Most religions around the world have a flood story. Whether it’s Noah’s Ark, the manvantara-sandhya in Hinduism, or the Cheyenne saga of the Great Flood, the story of a man building a boat somewhere is embedded in a good deal of cultural histories. One such story, the flood myth outlined in the “Epic of Gilgamesh,” serves as inspiration for director Ian Cheney’s The Arc of Oblivion. Cheney, like many of us today, lives in a predominantly digital world. Where our grandmothers luxuriated in letters from lovers, we have unending text message threads. Where our parents had cupboards full of photo albums, we have folders on our phones. Where once there were massive VHS and then DVD collections (and less massive LaserDisc ones), in their place are password managers for the ballooning number of streaming services. For Cheney, this means stacks of hard drives filled with footage from past films, videos of his children, and the other digital miscellany we all accumulate over the years. When contemplating humanity’s continued transition to a world of only 0s and 1s, and the inherent frailty of such an existence, Cheney wonders: “Are we insane to imagine that anything can last?”
In an attempt to answer that question, the director decides to follow in the footsteps of all those flood narratives — because obviously — and build an ark in his parents’ backyard in rural Maine. With the help of a neighbor, he designs and constructs the ark throughout the course of the film, and while this central metaphor is an obvious one, Cheney leverages it to pose more thoughtful questions. Experts in a wide variety of fields visit the ark to weigh in on the nature of history and memory according to their specific area of study: dendrochronologists talk about the trees that are cut down for the ark and how their rings tell a history of the earth; Kirk Johnson, paleontologist and director of the Smithsonian National Museum of Natural History, speaks about fossils and the idea of the earth itself as an archive; Jamal Williams, a neuroscientist at Princeton who studies the role that music plays in our memories, visits, listening to a song for the first time so that he can connect those two memories forever. Meanwhile, Cheney also visits places far away from the ark, interviewing those who are trying to preserve our existence for the future. In Austria, he speaks with a ceramist who started “Memory of Mankind,” an archive created by putting information on ceramic plates and storing them underground. And later he visits the arctic and has a conversation with Ida Beathe Øverjordet, an ecotoxicologist who is searching for compounds in the sediment that could be used in pharmaceuticals.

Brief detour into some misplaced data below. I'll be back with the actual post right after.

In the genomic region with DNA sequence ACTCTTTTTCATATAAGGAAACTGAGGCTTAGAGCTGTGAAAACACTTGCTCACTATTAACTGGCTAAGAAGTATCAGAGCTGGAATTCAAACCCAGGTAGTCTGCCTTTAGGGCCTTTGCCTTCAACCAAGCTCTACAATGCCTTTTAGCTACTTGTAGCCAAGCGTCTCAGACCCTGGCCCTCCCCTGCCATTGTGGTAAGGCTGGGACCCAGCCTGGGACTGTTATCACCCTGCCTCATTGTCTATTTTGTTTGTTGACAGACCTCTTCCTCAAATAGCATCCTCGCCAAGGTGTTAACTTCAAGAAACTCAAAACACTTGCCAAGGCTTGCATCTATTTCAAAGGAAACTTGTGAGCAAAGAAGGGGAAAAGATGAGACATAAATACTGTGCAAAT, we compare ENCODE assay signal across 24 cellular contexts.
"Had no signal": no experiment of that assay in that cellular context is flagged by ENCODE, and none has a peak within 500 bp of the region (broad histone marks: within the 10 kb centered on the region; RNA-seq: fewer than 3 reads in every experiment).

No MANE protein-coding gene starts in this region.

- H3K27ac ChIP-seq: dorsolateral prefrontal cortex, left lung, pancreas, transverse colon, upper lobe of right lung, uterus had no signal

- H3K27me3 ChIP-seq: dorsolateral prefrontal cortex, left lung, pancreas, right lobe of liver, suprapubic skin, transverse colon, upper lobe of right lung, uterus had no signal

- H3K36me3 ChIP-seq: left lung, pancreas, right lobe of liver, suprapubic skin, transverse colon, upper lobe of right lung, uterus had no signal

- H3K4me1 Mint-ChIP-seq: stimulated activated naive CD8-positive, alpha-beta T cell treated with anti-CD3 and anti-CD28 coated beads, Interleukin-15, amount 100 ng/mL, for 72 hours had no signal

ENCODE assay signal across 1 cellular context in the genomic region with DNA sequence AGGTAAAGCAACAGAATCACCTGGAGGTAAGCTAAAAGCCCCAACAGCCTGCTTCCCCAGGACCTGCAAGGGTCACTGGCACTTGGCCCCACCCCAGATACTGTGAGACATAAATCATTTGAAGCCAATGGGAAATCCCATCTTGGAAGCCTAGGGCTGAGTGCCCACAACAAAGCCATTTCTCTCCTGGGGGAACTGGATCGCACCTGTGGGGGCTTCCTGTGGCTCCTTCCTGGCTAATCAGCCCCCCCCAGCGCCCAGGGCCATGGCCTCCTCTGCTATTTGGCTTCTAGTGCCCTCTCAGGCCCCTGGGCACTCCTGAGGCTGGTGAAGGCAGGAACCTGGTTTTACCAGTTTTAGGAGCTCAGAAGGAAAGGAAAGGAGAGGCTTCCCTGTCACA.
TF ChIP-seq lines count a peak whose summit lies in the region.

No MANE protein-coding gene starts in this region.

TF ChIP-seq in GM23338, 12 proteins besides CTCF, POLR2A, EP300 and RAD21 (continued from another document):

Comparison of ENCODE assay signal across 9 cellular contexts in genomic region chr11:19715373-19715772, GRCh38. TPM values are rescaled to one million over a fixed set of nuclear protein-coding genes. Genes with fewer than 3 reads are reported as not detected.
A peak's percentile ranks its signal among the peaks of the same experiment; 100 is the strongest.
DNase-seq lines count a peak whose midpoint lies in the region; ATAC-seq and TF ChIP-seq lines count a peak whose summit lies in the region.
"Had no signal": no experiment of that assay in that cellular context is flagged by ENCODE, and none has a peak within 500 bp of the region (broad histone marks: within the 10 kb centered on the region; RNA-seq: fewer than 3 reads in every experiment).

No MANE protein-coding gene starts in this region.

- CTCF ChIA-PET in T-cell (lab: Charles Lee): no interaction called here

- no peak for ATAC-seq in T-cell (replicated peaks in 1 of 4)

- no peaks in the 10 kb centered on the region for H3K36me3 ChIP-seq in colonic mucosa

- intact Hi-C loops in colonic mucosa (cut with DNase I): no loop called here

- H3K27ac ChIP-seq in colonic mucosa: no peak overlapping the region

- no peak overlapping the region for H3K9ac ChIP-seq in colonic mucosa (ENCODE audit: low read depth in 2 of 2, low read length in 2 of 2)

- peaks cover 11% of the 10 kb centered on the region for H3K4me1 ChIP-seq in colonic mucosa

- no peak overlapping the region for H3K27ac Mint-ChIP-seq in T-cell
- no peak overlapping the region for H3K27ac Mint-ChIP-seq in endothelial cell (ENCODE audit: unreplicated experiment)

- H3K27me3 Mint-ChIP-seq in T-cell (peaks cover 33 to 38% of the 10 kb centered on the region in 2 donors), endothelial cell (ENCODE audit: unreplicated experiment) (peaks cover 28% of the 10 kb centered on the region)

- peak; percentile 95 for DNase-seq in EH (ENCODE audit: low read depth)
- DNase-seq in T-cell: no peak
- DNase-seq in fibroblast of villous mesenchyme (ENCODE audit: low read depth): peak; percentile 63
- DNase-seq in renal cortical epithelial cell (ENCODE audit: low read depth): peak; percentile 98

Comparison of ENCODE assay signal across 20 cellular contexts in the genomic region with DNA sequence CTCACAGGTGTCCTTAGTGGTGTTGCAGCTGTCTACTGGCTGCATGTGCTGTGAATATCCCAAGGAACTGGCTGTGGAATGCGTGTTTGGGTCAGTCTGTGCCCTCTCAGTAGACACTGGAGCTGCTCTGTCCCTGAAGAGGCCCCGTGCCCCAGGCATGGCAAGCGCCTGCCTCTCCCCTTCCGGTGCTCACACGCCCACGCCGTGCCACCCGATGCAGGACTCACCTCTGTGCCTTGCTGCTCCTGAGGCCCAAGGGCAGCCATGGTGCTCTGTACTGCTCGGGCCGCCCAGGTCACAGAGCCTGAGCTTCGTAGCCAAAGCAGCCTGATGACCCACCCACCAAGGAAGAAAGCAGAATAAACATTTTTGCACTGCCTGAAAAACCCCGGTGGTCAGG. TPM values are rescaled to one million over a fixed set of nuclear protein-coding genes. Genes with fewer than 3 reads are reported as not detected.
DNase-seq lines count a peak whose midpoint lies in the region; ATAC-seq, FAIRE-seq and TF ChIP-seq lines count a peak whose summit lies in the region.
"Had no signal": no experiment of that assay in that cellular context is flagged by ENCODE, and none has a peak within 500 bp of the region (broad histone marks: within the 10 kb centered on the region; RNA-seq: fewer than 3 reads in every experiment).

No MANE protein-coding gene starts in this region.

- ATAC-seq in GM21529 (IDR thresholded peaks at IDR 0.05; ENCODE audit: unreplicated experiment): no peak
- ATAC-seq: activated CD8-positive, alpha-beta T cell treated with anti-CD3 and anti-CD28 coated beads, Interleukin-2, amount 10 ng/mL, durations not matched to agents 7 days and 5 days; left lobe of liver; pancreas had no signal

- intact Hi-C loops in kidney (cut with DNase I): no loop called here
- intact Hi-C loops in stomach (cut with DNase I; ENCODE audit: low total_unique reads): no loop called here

Throughout all these conversations, Cheney’s skill as an interviewer is what keeps his essential inquiries engaging and moving at an effective clip. Each question builds upon the last, each person adding another layer to the director’s metaphorical ark, all while the actual ark fills out around them. But what stands out most in Arc of Oblivion is Cheney’s facility with visual storytelling. While this material could have easily been explored through bland talking head interviews with the experts, the decision to center the ark, heavy-handed though the conceit may be, provides a visual throughline that keeps the film appealing on both formal and narrative levels. As viewers, we watch the ark grow alongside our evolving investment in the film’s questions, and it’s almost tricky the way Cheney uses this to encourage our investment in the physical project’s finished product.
But what exactly is the finished product? While the ark itself is completed, the question of our fundamental “insanity” posed by Cheney at the film’s beginning doesn’t ever arrive at a tidy answer. Therein lies the film’s greatest strength — unlike so many traditionally narrativized documentaries, its embrace of the unknown is liberating, and leaves viewers space to draw their own conclusions. Value is here understood to come in the time taken to ask the questions rather than in any specific, reductive destination. Given all that, it’s not surprising to see Werner Herzog show up at the end of The Arc of Oblivion. Sure, he is one of the film’s executive producers, but even more so, in his nonfiction work he is known for his existential questing and crafting films that find summative answers limiting. Herzog, who famously doesn’t use storyboards and tells Cheney that he doesn’t keep any footage from his films after they are completed, notes that “oblivion is a blessing… it would be an unlivable existence if we remembered everything.” This, delivered in Werner’s soothing, eminently identifiable voice, is perhaps the bleakest but also most probable answer to Cheney’s question. The desire for everything to last is quite possibly insane, and so the question we’re left to ask ourselves — do we really want it to?
DIRECTOR: Ian Cheney; DISTRIBUTOR: Abramorama; IN THEATERS: January 16; RUNTIME: 1 hr. 38 min.
Originally published as part of InRO Weekly — Volume 1, Issue 12.